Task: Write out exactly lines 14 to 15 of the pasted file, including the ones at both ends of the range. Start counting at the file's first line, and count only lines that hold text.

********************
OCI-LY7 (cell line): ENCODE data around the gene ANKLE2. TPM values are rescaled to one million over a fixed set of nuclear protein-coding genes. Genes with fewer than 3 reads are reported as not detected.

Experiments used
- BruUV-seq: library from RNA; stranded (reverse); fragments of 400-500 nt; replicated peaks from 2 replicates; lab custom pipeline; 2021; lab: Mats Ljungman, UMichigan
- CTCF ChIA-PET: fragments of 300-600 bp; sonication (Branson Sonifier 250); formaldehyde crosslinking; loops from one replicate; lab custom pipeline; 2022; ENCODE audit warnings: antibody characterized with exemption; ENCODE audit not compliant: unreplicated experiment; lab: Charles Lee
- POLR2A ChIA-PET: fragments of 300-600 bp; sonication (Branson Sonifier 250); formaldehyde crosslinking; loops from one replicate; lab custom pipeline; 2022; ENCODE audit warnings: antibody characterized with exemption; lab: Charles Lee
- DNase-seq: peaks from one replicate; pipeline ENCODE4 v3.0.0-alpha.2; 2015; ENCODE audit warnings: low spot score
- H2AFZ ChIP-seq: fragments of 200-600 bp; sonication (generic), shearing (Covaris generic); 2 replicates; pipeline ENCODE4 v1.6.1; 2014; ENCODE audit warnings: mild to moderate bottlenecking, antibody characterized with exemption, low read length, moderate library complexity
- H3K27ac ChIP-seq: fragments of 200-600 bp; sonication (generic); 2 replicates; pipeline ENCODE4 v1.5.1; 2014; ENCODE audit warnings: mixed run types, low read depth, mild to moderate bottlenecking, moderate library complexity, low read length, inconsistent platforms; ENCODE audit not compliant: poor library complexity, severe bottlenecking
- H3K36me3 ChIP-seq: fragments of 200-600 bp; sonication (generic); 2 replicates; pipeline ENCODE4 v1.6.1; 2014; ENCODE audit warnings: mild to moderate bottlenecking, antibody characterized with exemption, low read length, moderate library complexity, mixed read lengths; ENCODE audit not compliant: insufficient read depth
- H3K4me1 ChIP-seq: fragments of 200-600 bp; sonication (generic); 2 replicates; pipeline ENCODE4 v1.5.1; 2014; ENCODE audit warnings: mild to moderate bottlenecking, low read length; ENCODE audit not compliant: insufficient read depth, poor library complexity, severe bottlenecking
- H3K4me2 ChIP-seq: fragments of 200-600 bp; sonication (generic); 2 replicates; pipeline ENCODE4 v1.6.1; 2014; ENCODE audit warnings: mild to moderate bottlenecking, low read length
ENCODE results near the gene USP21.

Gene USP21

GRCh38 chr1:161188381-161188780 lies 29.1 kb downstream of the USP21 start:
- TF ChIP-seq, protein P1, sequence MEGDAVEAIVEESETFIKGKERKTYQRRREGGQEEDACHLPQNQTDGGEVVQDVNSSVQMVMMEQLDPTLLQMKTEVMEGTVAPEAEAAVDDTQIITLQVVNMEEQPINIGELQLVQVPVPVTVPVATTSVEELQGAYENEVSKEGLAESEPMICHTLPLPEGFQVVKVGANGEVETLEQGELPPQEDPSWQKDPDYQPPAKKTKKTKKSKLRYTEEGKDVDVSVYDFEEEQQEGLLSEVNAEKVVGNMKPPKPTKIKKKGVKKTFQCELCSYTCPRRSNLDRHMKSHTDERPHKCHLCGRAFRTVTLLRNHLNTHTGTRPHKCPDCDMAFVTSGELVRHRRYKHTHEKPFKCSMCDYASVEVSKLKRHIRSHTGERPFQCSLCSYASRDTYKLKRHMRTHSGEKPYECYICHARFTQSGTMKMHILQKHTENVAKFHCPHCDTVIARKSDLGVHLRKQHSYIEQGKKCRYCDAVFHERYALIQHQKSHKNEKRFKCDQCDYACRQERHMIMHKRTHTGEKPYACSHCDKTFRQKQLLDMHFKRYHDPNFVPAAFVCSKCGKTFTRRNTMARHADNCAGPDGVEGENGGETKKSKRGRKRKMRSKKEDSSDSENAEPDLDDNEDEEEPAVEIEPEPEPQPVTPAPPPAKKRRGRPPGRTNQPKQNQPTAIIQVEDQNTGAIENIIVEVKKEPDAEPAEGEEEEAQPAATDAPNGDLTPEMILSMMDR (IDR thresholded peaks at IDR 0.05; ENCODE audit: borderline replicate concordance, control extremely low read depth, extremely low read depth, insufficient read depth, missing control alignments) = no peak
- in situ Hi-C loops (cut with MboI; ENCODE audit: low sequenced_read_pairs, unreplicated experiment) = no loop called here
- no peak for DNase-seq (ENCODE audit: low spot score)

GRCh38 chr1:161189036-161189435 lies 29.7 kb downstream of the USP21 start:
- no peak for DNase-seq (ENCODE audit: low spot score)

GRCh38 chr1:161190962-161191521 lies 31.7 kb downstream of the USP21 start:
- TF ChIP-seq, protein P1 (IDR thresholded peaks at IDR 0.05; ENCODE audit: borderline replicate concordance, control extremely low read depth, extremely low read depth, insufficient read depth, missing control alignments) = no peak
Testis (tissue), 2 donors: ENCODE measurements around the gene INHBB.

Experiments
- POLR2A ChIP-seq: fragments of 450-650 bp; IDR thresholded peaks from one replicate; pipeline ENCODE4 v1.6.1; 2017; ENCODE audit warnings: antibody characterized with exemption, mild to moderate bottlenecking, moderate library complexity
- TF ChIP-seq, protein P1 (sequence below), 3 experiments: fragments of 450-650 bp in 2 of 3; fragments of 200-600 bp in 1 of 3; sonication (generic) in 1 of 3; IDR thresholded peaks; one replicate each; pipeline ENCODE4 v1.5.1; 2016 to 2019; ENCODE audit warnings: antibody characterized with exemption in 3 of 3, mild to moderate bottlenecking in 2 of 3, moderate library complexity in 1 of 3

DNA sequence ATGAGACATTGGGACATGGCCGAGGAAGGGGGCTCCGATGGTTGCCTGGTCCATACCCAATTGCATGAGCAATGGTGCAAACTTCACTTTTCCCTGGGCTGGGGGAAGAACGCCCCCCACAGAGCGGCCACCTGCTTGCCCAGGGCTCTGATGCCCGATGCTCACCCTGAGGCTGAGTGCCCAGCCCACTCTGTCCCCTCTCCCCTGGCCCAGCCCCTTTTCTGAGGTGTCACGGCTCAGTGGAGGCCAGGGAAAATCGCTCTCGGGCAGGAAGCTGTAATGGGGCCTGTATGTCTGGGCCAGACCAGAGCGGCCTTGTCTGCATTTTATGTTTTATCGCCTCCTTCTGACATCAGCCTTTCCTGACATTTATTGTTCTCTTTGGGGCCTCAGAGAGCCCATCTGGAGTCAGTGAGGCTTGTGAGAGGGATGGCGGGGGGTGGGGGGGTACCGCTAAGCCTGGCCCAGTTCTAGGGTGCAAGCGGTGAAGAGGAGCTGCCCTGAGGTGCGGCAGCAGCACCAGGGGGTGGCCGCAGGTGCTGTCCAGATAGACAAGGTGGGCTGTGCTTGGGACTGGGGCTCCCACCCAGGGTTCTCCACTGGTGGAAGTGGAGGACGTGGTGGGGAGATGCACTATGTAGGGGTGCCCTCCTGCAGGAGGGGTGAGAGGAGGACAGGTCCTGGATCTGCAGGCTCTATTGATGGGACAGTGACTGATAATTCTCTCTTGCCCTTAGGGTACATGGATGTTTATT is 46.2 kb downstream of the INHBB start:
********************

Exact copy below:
GRCh38 chr1:161188381-161188780 lies 29.1 kb downstream of the USP21 start:
- TF ChIP-seq, protein P1, sequence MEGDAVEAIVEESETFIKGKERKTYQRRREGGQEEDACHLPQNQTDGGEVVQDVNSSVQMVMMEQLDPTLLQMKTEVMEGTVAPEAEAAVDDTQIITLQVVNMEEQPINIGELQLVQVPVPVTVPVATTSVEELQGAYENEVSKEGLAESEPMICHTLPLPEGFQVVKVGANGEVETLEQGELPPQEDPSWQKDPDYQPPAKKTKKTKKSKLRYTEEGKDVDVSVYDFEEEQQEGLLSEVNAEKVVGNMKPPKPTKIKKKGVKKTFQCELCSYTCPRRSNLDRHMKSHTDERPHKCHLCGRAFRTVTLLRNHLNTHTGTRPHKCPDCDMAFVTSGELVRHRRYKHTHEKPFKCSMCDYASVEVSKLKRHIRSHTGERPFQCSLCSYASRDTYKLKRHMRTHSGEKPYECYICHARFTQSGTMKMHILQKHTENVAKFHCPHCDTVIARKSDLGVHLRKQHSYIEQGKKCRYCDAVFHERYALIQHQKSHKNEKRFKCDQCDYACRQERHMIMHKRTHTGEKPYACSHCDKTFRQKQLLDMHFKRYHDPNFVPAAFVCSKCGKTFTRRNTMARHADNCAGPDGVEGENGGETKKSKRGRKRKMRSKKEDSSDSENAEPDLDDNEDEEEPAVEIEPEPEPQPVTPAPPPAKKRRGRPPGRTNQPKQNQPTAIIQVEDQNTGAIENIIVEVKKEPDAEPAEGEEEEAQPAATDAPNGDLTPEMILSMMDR (IDR thresholded peaks at IDR 0.05; ENCODE audit: borderline replicate concordance, control extremely low read depth, extremely low read depth, insufficient read depth, missing control alignments) = no peak